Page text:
Health Service Delivery in China: A Literature Review
AbstractThe authors report the results of a review of the Chinese-language and English-language literatures on service delivery in China, asking how well China's health care providers perform, what determines their performance, and how the government can improve it. They find current performance leaves room for improvement in terms of quality, responsiveness to patients, efficiency, cost escalation, and equity. The literature suggests that these problems will not be solved by simply shifting ownership to the private sector, or by simply encouraging providers-public and private-to compete with one another for individual patients. In contrast, substantial improvements could be (and in some places have already been) made by changing the way providers are paid-shifting away from fee-for-service and the distorted price schedule toward prospective payments. Active purchasing by insurers could further improve outcomes.
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Bibliographic InfoPaper provided by The World Bank in its series Policy Research Working Paper Series with number 3978.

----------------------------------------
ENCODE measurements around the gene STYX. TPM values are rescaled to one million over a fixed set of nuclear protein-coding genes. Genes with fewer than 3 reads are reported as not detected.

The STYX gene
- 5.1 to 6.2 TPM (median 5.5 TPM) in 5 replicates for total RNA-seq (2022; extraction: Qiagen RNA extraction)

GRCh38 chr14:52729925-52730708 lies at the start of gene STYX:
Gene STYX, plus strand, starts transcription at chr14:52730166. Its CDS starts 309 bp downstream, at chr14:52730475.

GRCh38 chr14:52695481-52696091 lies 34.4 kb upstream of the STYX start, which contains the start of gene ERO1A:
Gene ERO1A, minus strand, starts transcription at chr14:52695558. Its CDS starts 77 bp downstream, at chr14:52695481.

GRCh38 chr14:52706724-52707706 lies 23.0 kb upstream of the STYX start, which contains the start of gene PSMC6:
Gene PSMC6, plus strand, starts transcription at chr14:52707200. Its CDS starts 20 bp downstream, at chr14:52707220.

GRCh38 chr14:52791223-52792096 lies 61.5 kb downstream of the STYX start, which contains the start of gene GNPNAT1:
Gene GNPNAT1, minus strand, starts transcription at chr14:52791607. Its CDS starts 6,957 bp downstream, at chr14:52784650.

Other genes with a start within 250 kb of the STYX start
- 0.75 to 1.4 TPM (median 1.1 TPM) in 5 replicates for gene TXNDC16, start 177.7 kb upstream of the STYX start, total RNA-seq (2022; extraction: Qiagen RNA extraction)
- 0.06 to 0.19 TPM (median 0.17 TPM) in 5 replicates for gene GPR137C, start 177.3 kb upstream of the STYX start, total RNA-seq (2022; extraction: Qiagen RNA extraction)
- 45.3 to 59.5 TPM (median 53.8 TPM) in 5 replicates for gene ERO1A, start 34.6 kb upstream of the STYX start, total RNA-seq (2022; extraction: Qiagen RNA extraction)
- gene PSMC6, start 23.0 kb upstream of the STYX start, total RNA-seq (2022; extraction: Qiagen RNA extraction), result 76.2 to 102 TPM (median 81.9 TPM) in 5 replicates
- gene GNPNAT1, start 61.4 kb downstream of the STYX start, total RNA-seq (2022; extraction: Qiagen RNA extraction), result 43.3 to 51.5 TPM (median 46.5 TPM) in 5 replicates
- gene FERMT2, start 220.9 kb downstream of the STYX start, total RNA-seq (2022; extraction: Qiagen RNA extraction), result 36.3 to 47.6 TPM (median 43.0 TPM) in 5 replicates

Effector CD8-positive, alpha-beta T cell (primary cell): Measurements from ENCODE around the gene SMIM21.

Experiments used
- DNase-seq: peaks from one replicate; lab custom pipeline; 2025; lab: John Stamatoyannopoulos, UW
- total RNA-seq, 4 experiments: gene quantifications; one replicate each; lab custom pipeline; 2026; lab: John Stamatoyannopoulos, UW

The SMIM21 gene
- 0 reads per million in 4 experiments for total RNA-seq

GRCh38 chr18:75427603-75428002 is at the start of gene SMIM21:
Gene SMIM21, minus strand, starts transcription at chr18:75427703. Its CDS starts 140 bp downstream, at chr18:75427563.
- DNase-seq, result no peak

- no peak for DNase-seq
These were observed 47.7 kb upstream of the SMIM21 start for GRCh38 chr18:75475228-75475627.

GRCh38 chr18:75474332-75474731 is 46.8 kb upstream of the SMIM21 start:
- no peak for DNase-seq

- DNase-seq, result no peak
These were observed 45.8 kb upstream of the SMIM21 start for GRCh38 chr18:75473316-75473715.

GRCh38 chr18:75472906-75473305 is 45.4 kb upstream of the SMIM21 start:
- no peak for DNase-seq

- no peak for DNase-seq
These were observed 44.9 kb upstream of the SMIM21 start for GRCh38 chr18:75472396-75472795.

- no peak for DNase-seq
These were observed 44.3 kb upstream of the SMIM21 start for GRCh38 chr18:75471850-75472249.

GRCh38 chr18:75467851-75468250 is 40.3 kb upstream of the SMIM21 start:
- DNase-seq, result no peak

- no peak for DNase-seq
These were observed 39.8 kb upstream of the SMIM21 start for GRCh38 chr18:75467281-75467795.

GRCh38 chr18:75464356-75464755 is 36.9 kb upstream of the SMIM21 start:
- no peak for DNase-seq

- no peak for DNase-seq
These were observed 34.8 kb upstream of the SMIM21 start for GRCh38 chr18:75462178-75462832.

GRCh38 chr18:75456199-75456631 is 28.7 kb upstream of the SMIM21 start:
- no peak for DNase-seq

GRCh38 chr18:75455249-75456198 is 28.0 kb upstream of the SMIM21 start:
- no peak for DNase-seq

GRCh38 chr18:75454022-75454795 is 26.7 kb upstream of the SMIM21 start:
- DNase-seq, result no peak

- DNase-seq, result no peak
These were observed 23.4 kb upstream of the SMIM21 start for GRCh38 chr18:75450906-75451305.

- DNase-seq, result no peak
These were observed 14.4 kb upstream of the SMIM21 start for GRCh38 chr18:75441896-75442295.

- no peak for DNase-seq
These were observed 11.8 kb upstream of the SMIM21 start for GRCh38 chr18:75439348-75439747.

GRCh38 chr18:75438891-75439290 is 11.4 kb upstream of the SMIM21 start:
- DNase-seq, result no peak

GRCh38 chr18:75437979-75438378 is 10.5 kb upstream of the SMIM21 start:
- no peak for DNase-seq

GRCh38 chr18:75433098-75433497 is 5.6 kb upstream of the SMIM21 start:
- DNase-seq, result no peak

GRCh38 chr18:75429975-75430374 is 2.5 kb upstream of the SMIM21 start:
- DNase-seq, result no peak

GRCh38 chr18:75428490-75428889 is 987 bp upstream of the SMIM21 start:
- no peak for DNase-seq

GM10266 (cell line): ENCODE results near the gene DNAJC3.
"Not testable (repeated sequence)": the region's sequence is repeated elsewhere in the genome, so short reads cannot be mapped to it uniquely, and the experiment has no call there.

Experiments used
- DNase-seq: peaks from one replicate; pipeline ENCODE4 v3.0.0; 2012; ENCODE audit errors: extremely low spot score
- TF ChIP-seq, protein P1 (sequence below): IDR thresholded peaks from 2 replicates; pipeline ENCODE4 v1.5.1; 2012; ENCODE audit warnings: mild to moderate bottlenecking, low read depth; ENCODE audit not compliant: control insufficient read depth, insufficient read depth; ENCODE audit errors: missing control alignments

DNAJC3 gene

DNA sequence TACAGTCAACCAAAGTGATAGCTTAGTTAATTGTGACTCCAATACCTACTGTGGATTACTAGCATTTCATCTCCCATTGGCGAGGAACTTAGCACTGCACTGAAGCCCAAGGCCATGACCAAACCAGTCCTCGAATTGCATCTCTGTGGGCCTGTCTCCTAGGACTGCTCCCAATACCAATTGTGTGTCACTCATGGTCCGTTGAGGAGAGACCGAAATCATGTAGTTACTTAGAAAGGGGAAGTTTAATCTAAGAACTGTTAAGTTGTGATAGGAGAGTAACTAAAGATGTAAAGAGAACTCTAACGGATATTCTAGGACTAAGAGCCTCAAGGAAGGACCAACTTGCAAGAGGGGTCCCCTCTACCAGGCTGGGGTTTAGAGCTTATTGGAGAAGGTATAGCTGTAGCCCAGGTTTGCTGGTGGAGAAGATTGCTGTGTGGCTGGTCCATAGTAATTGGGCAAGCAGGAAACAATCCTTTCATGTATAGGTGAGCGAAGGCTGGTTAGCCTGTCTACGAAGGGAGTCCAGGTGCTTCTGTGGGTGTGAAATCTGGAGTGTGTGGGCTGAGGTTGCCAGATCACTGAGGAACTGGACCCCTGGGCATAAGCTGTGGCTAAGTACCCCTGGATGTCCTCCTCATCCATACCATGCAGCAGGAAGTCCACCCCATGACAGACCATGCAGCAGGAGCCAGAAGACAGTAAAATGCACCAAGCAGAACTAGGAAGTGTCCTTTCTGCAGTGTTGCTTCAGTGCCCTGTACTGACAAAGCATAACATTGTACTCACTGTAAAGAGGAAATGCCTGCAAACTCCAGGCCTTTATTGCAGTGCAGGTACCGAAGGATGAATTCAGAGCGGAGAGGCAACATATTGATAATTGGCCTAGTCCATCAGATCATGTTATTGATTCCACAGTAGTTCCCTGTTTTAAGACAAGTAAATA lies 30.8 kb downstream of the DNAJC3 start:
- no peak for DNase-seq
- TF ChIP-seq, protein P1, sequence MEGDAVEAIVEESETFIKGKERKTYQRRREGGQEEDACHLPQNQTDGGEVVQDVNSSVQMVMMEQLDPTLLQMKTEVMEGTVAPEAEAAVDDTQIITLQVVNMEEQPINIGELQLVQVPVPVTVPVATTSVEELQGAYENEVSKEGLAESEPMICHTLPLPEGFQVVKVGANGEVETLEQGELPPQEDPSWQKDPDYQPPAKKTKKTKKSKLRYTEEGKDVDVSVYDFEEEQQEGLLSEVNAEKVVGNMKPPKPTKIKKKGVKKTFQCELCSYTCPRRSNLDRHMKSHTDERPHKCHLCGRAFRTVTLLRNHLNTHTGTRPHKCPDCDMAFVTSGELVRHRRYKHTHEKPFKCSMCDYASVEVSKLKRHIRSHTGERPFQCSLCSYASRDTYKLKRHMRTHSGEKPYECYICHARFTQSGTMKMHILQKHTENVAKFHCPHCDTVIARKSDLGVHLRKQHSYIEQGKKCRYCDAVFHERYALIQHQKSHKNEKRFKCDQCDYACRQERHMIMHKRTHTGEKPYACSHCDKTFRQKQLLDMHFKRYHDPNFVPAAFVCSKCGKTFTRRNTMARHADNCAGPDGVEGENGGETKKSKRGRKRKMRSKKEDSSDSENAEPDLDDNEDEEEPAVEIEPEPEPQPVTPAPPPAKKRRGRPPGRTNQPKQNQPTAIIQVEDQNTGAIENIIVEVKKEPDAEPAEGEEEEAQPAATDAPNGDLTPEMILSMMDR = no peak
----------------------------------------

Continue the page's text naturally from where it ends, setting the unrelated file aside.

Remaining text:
Date of creation: 01 Aug 2006
Date of revision:
Health Monitoring&Evaluation; Health Law; Health Economics&Finance; Health Systems Development&Reform; Population Policies;
Other versions of this item:
- Karen Eggleston & Li Ling & Meng Qingyue & Magnus Lindelow & Adam Wagstaff, 2008. "Health service delivery in China: a literature review," Health Economics, John Wiley & Sons, Ltd., vol. 17(2), pages 149-165.
- NEP-ALL-2006-08-05 (All new papers)
- NEP-CNA-2006-08-05 (China)
- NEP-DEV-2006-08-05 (Development)
- NEP-HEA-2006-08-05 (Health Economics)
- NEP-SEA-2006-08-05 (South East Asia)
- NEP-TRA-2006-08-05 (Transition Economics)
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